The Pegasus spyware controversy, non-profit Amnesty International’s Security Lab confirmed the presence of the notorious Pegasus spyware on the devices of several Indian journalists. This revelation comes after Apple issued alerts to the targeted individuals, notifying them of being under “state-sponsored hacking.” The journalists voluntarily submitted their phones to Amnesty for testing, leading to the alarming discovery.
Pegasus spyware, developed by the NSO Group, is known for its sophisticated capabilities, enabling attackers to extract comprehensive smartphone contents. These capabilities, often referred to as ‘zero day exploits,’ exploit software vulnerabilities unknown to the general public, even on fully updated devices. Privacy activists argue that such technology constitutes an unconstitutional form of surveillance, infringing on individuals’ right to privacy.
The Forbidden Stories collective had previously reported on a leak of Pegasus spyware’s global targets, revealing that dozens of Opposition leaders, journalists, and activists were targeted until 2021. The recent findings by Amnesty International further raise concerns about the continuous use of Pegasus for surveillance purposes.
The recovered samples analyzed by Amnesty International’s Security Lab were consistent with the NSO Group’s BLASTPASS exploit, a vulnerability publicly identified by Citizen Lab in September 2021. Apple subsequently patched this exploit in iOS 16.6.1 (CVE-2023-41064), highlighting the ongoing cat-and-mouse game between spyware developers and tech companies working to protect user privacy.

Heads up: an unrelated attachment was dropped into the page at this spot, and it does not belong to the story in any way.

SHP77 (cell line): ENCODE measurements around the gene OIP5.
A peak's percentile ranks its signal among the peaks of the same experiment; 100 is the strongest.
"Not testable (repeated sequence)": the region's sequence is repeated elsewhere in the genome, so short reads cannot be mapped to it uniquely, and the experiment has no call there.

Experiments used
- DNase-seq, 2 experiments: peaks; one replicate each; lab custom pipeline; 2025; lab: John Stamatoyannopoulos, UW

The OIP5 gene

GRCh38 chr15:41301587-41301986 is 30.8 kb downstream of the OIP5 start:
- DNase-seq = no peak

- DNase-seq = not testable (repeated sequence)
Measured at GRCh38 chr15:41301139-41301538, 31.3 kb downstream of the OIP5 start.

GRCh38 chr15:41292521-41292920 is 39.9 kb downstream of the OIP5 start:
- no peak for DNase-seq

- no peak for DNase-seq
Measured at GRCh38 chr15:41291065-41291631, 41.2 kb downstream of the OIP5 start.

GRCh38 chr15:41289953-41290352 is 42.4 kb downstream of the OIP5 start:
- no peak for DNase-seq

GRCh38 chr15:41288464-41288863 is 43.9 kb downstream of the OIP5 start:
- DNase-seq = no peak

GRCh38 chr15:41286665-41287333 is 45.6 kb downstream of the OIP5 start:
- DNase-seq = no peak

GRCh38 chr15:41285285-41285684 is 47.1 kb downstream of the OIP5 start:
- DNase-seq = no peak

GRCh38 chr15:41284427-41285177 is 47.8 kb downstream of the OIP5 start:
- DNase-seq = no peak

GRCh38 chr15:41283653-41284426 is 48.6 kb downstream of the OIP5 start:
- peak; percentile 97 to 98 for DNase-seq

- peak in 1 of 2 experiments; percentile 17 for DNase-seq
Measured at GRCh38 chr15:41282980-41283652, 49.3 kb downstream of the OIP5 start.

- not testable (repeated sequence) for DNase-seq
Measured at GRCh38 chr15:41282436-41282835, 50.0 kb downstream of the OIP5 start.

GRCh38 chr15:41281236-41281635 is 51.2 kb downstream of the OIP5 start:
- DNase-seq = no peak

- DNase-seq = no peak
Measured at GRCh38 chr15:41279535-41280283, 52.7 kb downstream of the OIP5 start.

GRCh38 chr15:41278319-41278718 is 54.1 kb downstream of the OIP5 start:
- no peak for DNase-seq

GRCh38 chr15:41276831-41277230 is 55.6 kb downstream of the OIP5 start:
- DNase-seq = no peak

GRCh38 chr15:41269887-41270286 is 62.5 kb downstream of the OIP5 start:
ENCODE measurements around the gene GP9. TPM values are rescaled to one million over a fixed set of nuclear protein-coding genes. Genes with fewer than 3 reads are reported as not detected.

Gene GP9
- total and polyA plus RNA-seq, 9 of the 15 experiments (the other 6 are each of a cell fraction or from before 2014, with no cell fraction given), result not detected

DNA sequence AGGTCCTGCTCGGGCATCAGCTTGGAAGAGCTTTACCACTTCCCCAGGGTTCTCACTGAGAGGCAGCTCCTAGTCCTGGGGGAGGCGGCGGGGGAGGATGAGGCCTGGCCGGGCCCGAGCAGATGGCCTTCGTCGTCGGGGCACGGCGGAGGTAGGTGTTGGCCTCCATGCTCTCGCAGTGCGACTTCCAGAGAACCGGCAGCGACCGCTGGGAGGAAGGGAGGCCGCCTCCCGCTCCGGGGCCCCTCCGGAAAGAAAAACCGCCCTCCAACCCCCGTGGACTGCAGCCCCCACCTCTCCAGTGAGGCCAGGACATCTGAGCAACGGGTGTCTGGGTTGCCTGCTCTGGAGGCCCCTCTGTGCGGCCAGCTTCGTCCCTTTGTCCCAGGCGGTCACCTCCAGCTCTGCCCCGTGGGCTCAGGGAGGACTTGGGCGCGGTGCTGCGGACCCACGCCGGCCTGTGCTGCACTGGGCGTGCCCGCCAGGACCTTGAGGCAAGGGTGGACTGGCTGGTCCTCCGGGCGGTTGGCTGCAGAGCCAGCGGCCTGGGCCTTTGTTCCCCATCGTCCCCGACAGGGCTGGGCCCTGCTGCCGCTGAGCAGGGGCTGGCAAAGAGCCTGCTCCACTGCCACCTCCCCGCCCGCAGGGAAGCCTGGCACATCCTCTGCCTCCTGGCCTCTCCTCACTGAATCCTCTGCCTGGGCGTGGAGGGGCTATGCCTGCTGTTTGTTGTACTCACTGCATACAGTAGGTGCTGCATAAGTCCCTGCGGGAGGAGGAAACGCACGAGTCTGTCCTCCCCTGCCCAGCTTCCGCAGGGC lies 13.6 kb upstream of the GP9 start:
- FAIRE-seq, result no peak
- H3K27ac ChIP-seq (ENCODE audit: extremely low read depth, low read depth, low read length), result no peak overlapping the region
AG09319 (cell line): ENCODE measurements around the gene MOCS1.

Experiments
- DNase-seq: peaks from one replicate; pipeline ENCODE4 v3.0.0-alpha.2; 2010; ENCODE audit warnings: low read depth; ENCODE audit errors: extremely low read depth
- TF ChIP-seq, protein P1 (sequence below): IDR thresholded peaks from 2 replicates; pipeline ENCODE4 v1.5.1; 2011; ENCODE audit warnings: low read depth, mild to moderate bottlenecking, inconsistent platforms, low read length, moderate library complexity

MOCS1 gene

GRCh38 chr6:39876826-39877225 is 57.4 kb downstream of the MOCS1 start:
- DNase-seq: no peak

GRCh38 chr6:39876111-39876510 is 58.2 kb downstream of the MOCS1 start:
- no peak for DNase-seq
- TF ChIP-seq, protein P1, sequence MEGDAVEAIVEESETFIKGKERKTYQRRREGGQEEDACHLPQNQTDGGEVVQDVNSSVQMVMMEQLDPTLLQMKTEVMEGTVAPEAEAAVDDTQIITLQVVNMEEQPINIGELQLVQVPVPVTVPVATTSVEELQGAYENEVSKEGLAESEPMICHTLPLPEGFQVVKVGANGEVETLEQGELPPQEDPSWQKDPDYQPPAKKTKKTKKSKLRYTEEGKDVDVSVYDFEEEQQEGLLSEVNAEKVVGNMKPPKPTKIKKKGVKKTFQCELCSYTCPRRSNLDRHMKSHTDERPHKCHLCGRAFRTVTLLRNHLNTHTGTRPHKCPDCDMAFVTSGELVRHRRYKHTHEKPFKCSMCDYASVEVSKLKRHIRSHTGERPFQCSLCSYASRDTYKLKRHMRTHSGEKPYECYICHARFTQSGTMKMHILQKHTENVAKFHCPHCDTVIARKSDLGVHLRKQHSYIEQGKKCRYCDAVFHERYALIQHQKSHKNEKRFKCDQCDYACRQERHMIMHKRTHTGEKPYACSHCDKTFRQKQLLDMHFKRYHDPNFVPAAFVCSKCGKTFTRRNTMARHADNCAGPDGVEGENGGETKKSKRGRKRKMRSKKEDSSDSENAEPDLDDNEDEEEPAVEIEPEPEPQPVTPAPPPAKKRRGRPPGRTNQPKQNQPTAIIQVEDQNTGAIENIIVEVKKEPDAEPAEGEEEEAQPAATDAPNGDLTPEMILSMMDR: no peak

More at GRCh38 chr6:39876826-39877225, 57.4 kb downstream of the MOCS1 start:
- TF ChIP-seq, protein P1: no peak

Notably, the Union government has not categorically denied buying or using Pegasus spyware, adding a layer of complexity to the situation. The government’s refusal to cooperate in a Supreme Court-ordered investigation into the 2021 Pegasus revelations raises questions about transparency and accountability.
Government officials reportedly pressured Apple to provide alternative explanations for the security alerts issued in October. Misleading statements were made, including claims that similar messages had been sent to 150 countries, a statement later debunked as no other countries reported receiving such warnings.
The Pegasus controversy deepens with each revelation, casting a shadow over the Indian government’s commitment to protecting individuals’ privacy and human rights. The reported search for Pegasus alternatives after global scrutiny indicates a recognition of the controversial nature of the spyware. However, the revelation of ongoing Pegasus use raises concerns about the effectiveness of these alternative measures and the need for robust safeguards against unlawful surveillance.
As the Union government faces scrutiny and calls for accountability, the Pegasus controversy underscores the importance of striking a balance between national security concerns and protecting citizens’ fundamental rights in the digital age.